- Department heads must approve all key requests for their area.
- If a department requests a key from another area, that department head must approve it.
- The general manager and the chief of security must approve keys to sensitive areas such as money counting rooms or gaming controlled areas.
- Outside vendors (contractors, etc.) will sign out/in keys daily from the Security Podium (which is staffed 24/7). They may not take keys home.
- Employees may present all parts of a damaged key for replacement. (This helps to prevent keys being thrown away)
- When keys cannot be accounted for, the department head of the affected area along with the Chief of Security will determine the course of action (issue replacement keys, rekey, etc.).
We have a large 7-pin SFIC system (Best) for the back of the house. When we rekeyed about five years ago, I was able to set up the entire system from scratch. After working with the previous system for over 10 years, I knew what I wanted to accomplish. I was able to drastically cut back on the number of keys that employees carried plus institute a paperless office. Previously, everyone had to sign for every key. With employees working 24/7, this was almost impossible to accomplish. Asking a graveyard employee to come in during the day to sign for keys is like asking a day shift employee to come in at midnight. Now, we enter them into the computer and give the keys to their supervisor.
We use Best's Keystone software. This correlates to their old index card system. Most of the bittings had to be put in by hand, so it was time-consuming to set up, but it has saved a lot of time and frustration since then. I can write notes such as the amount of locks, locations, and finishes on the door card. If there are any special keying needs, I can write down an explanation so that I can remember why I did something two years later. We also use it to track hotel room master keys, Marlok keys, etc. The great thing about SFIC is the amount of different locks that can be used. They even have a very high quality cam lock that fits into a standard cam lock prep and uses full size pins and keys. We currently have about 300 of these cam locks in use.
We are using more access control products all the time. Originally we used the old standby, Ilco Unican 1000s. Because they are limited to the amount of different codes they can use, we have been replacing them with Securitron SABLs. These locks have 10 numbers and many programming options. They are based on the Securitron DK26 platform. We also use the DK26s. Securitron's products have held up very well for us. They carry a lifetime replacement warranty and the factory is located less than 10 miles away. We have a few other brands also, such as Essex and Trilogy. Our Otis elevators have software built in that allows the normal floor buttons to be used as access control. I am responsible for changing the codes on these as well.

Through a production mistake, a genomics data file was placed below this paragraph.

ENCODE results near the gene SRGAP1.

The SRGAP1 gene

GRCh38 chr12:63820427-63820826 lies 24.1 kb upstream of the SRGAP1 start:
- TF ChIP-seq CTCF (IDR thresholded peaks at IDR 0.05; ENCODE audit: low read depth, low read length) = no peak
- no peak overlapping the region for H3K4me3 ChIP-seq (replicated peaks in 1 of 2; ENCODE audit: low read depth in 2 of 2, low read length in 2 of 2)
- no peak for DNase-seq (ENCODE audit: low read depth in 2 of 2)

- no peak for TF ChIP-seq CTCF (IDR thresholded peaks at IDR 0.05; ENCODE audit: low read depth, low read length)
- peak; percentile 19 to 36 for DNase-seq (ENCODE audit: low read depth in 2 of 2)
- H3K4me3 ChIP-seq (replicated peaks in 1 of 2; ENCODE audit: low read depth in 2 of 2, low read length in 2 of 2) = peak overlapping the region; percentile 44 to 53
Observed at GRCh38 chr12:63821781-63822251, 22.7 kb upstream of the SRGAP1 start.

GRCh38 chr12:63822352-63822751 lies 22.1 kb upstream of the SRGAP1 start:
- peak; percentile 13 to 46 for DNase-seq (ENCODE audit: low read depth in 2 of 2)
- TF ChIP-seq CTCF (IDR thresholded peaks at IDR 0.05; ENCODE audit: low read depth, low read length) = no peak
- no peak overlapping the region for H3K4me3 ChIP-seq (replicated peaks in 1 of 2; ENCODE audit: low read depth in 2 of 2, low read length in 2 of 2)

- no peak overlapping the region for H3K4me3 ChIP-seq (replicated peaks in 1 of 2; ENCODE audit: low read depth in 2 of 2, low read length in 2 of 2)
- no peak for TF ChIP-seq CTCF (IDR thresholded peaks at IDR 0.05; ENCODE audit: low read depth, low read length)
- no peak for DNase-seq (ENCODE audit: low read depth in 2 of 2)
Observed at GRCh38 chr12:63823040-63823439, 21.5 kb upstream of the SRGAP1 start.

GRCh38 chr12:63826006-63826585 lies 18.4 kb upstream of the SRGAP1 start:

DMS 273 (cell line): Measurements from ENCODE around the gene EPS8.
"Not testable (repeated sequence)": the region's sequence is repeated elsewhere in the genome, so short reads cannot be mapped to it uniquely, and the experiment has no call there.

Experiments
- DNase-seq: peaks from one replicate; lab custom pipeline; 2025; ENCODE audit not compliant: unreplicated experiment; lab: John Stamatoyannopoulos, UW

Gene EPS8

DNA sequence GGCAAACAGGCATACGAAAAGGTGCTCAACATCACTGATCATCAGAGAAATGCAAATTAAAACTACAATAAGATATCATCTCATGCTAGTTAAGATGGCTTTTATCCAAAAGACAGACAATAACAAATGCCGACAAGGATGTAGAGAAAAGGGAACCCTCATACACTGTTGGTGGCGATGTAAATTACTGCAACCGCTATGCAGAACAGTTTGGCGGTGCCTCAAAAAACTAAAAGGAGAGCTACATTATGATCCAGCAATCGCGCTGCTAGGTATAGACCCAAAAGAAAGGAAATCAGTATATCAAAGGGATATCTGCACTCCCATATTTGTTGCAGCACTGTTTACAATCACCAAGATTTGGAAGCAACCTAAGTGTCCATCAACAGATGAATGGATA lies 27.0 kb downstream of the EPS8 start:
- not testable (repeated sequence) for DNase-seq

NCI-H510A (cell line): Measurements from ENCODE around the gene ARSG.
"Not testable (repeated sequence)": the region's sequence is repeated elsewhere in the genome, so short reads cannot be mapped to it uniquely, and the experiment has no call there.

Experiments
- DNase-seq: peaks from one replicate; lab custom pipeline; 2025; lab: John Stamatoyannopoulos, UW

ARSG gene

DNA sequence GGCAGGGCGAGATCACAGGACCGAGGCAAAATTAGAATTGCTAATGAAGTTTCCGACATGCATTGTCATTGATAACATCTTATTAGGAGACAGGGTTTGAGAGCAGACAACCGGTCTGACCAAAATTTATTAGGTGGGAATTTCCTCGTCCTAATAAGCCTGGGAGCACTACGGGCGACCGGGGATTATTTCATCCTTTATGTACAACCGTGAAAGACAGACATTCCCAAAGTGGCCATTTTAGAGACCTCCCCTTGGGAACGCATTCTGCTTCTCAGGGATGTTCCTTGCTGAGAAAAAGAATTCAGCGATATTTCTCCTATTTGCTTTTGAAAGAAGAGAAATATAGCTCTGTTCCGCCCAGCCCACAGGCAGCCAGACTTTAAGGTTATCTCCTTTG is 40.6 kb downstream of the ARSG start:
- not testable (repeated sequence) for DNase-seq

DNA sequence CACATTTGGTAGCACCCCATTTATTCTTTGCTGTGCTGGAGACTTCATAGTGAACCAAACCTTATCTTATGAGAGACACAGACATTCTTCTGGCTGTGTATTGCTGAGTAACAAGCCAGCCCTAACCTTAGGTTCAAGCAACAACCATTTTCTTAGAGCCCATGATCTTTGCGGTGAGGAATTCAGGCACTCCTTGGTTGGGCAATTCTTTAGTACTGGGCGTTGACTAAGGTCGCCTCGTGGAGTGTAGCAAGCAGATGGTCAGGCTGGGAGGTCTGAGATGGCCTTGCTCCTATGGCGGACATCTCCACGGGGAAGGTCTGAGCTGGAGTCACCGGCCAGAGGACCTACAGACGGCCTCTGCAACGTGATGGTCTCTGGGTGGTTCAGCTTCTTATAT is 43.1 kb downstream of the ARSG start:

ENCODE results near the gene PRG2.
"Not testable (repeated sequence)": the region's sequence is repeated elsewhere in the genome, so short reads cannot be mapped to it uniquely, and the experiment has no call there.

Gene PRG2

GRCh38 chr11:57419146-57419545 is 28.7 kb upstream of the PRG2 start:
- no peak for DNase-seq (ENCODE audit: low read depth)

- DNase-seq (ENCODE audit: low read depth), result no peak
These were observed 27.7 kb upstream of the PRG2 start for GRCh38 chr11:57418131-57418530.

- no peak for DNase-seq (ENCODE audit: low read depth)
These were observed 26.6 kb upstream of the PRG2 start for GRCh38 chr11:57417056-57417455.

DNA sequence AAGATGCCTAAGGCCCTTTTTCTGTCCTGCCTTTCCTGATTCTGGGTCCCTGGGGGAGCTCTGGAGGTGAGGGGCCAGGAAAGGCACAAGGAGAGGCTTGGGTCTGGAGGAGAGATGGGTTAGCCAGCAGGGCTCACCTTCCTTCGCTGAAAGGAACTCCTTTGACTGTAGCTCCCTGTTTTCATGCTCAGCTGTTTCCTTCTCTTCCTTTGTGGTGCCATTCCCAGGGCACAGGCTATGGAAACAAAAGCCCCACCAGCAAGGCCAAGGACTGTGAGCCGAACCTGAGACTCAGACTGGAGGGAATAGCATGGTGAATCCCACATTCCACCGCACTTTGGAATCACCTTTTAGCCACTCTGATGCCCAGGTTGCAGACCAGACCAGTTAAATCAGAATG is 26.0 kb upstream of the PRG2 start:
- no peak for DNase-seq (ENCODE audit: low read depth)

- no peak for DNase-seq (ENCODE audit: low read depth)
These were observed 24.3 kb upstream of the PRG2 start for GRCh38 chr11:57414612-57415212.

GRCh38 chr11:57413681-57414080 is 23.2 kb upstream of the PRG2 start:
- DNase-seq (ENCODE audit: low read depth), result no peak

We use a variety of high security cam locks in our Gaming areas. The table games use Duo, Abloy, and Medeco locks. While we provide labor, we are not allowed to provide keys or locks. These are strictly controlled. Spare keys are kept in a Safe Deposit box at the main cage. It requires four people to replace a key: a cage supervisor, security supervisor, gaming supervisor, and accounting supervisor. Both the locks and keys are destroyed when they wear out. The slot machines use these same types of locks and are separately controlled by the Slot Department. We rarely work on these locks.
Our counting rooms have high security locks and a lot of video surveillance. The people who work there are checked out with metal detectors and have rules governing their movements when they are inside. For example, they have to show empty hands to the camera if they put their hands in their pockets. Many years ago when I dealt Craps and Roulette, we had the same rules. It gets to be a habit. More than once, I "cleared" my hands before reaching for my wallet at the store. Yes, that is a little embarrassing.
Now it is time for lunch. Each employee is allowed a free hot meal in our employee dining room. In fact, I have never seen a cash register in there. We use the same readers as our time and attendance system, which are wired to a heavy duty Perey turnstile to control access into the hot food area. These turnstiles are very well made. They have a huge solenoid that requires at least a 5-amp power supply. Magnetic locks are used on the Handicap Access gates, which are wired into one of these readers also. Designing and installing this system was both fun and challenging. Our EDR is known as the Basement Bistro. The employee who won the naming contest won $200. Unfortunately I had to share it with another employee who helped me come up with the name. (Thanks, Fred!)
A typical workday in the life of Dan Howard, locksmith for Circus Circus Casino & Hotel in Reno, NV.
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